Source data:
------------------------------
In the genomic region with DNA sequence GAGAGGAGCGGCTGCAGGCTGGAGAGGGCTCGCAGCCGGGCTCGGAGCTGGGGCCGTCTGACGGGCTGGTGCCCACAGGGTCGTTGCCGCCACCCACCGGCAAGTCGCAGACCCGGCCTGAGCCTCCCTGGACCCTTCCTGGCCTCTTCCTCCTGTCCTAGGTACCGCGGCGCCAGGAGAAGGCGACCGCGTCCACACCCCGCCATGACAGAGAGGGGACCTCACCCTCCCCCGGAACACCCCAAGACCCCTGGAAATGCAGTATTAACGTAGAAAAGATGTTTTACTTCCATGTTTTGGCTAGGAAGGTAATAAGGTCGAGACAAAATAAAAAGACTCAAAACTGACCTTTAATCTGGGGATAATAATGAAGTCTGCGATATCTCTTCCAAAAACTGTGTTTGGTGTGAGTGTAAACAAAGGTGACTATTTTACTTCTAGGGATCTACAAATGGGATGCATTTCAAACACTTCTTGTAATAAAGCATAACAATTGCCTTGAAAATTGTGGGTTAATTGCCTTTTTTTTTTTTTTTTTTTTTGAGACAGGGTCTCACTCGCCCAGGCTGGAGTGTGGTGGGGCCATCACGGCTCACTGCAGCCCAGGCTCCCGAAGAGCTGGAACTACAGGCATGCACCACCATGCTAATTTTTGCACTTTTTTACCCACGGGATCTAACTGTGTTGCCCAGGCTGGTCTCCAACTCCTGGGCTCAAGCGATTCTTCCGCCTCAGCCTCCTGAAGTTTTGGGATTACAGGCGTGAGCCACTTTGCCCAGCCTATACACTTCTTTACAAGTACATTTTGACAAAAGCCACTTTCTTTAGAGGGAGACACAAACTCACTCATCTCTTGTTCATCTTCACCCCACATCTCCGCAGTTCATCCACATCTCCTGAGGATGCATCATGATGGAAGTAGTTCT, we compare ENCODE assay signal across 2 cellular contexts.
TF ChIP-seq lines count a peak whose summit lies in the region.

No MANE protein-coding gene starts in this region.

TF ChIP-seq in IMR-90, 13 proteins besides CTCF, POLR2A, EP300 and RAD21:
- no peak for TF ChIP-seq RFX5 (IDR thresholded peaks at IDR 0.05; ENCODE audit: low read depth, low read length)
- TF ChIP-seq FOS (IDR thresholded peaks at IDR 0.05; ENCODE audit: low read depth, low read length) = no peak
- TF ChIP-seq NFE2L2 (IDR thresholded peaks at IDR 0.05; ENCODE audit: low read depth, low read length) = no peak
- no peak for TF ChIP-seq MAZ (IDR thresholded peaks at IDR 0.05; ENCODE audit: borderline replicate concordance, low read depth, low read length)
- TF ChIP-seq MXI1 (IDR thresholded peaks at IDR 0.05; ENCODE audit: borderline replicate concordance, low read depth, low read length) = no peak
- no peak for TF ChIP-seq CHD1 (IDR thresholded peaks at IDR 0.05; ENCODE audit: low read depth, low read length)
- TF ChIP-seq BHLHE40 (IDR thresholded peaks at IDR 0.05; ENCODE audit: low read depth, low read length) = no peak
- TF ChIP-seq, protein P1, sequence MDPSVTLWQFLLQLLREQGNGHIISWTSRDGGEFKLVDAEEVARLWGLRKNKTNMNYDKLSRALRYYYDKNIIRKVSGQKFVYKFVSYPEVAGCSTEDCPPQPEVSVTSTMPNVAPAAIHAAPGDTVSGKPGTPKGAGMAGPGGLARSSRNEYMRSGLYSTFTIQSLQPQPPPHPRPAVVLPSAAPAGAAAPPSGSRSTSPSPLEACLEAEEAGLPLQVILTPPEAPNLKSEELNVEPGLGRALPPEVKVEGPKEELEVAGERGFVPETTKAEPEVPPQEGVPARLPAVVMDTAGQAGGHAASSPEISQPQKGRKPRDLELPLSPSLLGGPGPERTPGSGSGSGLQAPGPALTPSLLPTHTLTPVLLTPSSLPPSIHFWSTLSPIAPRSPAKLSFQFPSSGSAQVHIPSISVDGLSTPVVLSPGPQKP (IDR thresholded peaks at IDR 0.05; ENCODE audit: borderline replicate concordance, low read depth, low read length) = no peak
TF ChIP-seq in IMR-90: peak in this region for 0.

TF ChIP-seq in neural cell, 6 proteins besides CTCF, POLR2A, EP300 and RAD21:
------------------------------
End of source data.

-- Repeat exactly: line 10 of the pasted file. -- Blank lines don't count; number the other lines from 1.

- no peak for TF ChIP-seq CHD1 (IDR thresholded peaks at IDR 0.05; ENCODE audit: low read depth, low read length)